September 21–27, 2020
Beatriz Yanes Martinez is a queer undocumented person from El Salvador who was raised in Long Island, New York. In El Salvador, she grew up listening to her grandparents’ stories of the land, embrujos and their ancestors, and now draws on the tradition of storytelling to write about memories around displacement, mourning, loss, pleasure, queerness, silence/loudness and reimagining the self/childhood. Martinez currently works with an immigrant legal rights organization in NYC while contending with the perpetual cycle of her documented/undocumented liminal status in this country. This past spring, she was named a Brooklyn Poets Fellow for study in Joanna Valente’s The Narrative Poem workshop.
Is an insect, a vermin
Is a bug
Is a creepy crawly thing
Like the fiery yellow red and pink
worm that burned my fingers even after mami told me not to touch it
But they say la curiosidad mato a la gata
Y the pain of burning was smaller than the pleasure of being
Bicha Ruda / Rude Bitch
Is woman bathed in rue, agua
florida, and saliva
Is woman with a stare que mata el diablo
Is a malcriada in silence
Is a bitter feeling of rue and longing
Is a woman who loves woman
Bicha is her silent exploding love worshipping her lover’s breasts
Is a hard-sounding NO
Is girl with a pink hat, pink dress, pink shoes,
pink bag, pink gloves, pink love, pink …
Is what mami calls me “hay, bicha fijate que … ”
Is an affirmation of a girl’s love who extends beyond
Bicha is her (off-key) canto in defiance
Bicha is a one word love poem from my sisters and mami
Tell us about the making of this poem.
I wrote “Bicha” in a workshop with Marwa Helal in the spring—it was a specific lesson about homonyms. Bicha/o/x has different connotations throughout Latin America, some of them often more negative, but as a Salvadoran immigrant, it has always meant “kid” or “young child.” For me, writing this poem was an opportunity to explore my relationship to the word, and the ways I’ve connected with it. There’s an important familial element to the poem mixed in with short supercuts of memories with my mother and my sisters. It’s an affirmation, as well as defiance to the word, to explore it beyond the confines of its definition and to localize it with flashes of personal experiences instead: from the moments of sanacion (healing) with rue, agua, florida and saliva to cure mal de ojo with the women in my family, to my own exploration of my queerness. Initially, I was not really happy with this poem—I felt weirdly self-conscious about it, but it’s a poem I’ve grown to really love as I’ve read it more and more.
What are you working on right now?
For the past year, I have been working on remembering my journey by land from El Salvador to the United States that I took when I was nine years old. It’s as much a project for me to come to terms with the rapture that was physically leaving and getting farther and farther away from my homeland as it is to connect with my inner child. As difficult as the subject is for me, it’s also been a way for me to reconnect with the storytelling practices of my grandparents, and to submerge my personal lived migrant experience with those stories I heard as a child. Most of the poetry I’m currently writing revolves directly or indirectly around this subject and it has become a process of healing for me.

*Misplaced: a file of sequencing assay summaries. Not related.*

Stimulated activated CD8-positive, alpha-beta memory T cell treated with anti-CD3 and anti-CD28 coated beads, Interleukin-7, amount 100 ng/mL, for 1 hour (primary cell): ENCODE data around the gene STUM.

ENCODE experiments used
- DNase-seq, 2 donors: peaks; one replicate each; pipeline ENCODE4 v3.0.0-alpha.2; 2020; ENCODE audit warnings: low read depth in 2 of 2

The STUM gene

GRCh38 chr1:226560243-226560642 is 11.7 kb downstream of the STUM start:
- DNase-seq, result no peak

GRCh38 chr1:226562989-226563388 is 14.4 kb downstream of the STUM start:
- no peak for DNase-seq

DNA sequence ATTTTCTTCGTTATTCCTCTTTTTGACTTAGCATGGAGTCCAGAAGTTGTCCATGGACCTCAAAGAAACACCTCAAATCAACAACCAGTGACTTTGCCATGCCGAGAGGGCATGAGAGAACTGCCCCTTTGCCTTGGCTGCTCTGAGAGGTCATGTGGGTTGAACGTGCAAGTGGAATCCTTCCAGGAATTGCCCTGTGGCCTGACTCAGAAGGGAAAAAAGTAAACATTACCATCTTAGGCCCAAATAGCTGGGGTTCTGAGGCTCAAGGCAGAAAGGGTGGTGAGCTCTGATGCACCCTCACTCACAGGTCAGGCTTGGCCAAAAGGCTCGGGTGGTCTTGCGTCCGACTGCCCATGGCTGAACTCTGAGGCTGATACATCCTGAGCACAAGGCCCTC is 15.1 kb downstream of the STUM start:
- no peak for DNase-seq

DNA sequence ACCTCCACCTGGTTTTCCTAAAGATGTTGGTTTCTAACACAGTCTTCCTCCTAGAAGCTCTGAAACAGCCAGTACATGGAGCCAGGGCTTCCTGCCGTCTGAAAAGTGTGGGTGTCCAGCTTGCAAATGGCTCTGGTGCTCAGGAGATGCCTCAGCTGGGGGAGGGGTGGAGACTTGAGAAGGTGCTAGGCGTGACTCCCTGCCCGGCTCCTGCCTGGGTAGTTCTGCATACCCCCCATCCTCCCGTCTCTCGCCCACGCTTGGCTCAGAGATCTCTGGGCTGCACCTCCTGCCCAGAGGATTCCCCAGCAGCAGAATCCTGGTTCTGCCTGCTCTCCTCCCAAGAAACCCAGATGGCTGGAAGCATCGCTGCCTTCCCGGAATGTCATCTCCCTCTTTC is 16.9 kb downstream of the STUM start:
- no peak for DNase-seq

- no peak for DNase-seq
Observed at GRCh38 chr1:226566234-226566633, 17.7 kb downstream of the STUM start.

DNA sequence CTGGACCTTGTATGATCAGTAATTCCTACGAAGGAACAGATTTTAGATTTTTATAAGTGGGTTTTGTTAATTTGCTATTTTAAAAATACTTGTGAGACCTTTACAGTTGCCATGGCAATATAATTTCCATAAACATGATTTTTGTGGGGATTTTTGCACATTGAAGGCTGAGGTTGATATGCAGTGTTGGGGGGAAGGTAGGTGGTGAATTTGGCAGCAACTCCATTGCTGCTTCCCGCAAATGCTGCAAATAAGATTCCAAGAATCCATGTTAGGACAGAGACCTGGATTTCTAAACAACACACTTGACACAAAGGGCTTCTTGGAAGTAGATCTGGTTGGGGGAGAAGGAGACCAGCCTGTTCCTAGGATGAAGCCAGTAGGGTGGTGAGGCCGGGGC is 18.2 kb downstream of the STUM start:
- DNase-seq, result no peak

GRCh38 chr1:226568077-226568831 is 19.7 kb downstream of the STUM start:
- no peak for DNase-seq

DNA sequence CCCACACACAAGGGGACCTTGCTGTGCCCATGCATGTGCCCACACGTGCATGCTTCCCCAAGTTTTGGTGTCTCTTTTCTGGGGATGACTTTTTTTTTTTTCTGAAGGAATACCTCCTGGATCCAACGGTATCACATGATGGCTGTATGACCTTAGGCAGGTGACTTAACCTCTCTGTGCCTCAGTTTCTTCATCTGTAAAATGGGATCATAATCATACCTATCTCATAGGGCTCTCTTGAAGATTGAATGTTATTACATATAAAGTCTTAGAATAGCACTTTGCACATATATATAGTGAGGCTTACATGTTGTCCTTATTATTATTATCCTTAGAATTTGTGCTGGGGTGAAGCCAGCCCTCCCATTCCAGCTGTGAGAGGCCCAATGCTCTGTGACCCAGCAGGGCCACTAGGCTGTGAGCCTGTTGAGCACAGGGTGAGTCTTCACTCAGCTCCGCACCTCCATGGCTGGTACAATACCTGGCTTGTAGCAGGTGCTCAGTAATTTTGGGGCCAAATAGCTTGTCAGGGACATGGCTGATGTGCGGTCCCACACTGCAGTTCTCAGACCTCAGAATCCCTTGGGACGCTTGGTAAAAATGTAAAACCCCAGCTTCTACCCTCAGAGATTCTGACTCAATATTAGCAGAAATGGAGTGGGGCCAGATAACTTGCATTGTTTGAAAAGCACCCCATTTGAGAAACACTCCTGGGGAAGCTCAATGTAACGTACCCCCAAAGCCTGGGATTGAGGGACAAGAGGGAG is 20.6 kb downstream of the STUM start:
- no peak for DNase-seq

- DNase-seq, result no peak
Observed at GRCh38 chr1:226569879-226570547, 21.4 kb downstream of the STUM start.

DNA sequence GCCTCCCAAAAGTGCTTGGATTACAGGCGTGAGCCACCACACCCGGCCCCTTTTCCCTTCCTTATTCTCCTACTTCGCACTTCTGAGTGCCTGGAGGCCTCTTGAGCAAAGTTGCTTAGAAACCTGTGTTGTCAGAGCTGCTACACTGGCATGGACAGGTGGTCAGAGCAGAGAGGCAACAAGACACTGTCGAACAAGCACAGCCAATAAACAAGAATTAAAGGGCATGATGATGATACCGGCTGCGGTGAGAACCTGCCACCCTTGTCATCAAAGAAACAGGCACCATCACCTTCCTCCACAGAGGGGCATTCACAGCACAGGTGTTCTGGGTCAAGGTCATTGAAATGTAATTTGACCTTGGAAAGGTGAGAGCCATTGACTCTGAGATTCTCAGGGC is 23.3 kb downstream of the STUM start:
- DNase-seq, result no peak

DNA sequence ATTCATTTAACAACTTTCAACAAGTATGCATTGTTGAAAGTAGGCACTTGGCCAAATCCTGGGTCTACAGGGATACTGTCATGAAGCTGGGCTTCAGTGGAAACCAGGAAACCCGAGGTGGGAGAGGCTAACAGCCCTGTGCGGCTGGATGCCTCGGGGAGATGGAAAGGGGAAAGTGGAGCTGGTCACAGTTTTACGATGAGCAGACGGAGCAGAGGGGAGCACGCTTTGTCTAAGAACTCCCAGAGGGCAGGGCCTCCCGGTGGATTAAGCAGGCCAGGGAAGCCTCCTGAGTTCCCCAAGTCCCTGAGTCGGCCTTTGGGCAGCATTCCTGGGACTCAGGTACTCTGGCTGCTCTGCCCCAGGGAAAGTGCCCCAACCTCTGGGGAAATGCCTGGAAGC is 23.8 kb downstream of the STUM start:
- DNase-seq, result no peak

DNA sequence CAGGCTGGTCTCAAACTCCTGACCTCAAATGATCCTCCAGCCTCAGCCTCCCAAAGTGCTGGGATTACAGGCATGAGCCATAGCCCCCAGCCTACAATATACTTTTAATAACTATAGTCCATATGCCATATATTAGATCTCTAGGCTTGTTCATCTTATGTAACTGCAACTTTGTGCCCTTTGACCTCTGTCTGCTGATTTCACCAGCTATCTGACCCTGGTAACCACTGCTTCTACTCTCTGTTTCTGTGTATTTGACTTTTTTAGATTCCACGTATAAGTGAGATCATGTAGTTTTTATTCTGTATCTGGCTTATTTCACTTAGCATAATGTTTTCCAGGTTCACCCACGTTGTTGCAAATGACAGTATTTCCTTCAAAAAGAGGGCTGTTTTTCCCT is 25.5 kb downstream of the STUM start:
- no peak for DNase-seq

What’s a good day for you?
A good day for me nowadays is waking up really really early in the morning to drive around and see the sunrise with one of my best friends.
What brought you to Brooklyn?
As a recent college grad, I moved to Brooklyn to work with an immigrant legal rights organization. I was a bit hesitant at first because I felt I was too shy for Brooklyn, but forever grateful I got to experience living there.
Tell us about your neighborhood in Brooklyn. How long did you live there? What did you like about it? How has it changed? How does it compare to other neighborhoods or places you’ve lived?
I only got to live in Brooklyn for a little bit less than a year—with the pandemic happening, I decided to move back in with my family in Long Island. I lived in Prospect Lefferts Gardens and I loved it. I always loved walking to Prospect Park on Sunday mornings to spend some time reading or writing and witnessing the vibrancy that is Brooklyn. Having lived in Minnesota for four years before moving to Brooklyn, it was a shocking but welcome change. For me, the food and unapologetic boldness of it all (people, random little places, etc) was exciting—I felt Brooklyn gift me the confidence I couldn’t find in other places to explore myself. Brooklyn emboldened me to write again and I’ll always be grateful for that.
Share with us a defining Brooklyn experience, good, bad, or in between.
I think it was about three or four months after I had moved to Brooklyn, I was feeling extremely lonely—it was a new job, new city, new everything for me. Despite my love for Brooklyn, it was not an easy place to move to. My grandfather had just passed away a week before and I was on the 2 train one night and all of a sudden, a sweet old lady sat next to me and just started speaking to me in Spanish. She said, “Mija, todo va a estar bien” while patting my hand. She just sat there with me repeating it like a chant until her stop came. There’s power and healing in words, especially from our elders and for me that encounter was a beautiful reminder of that.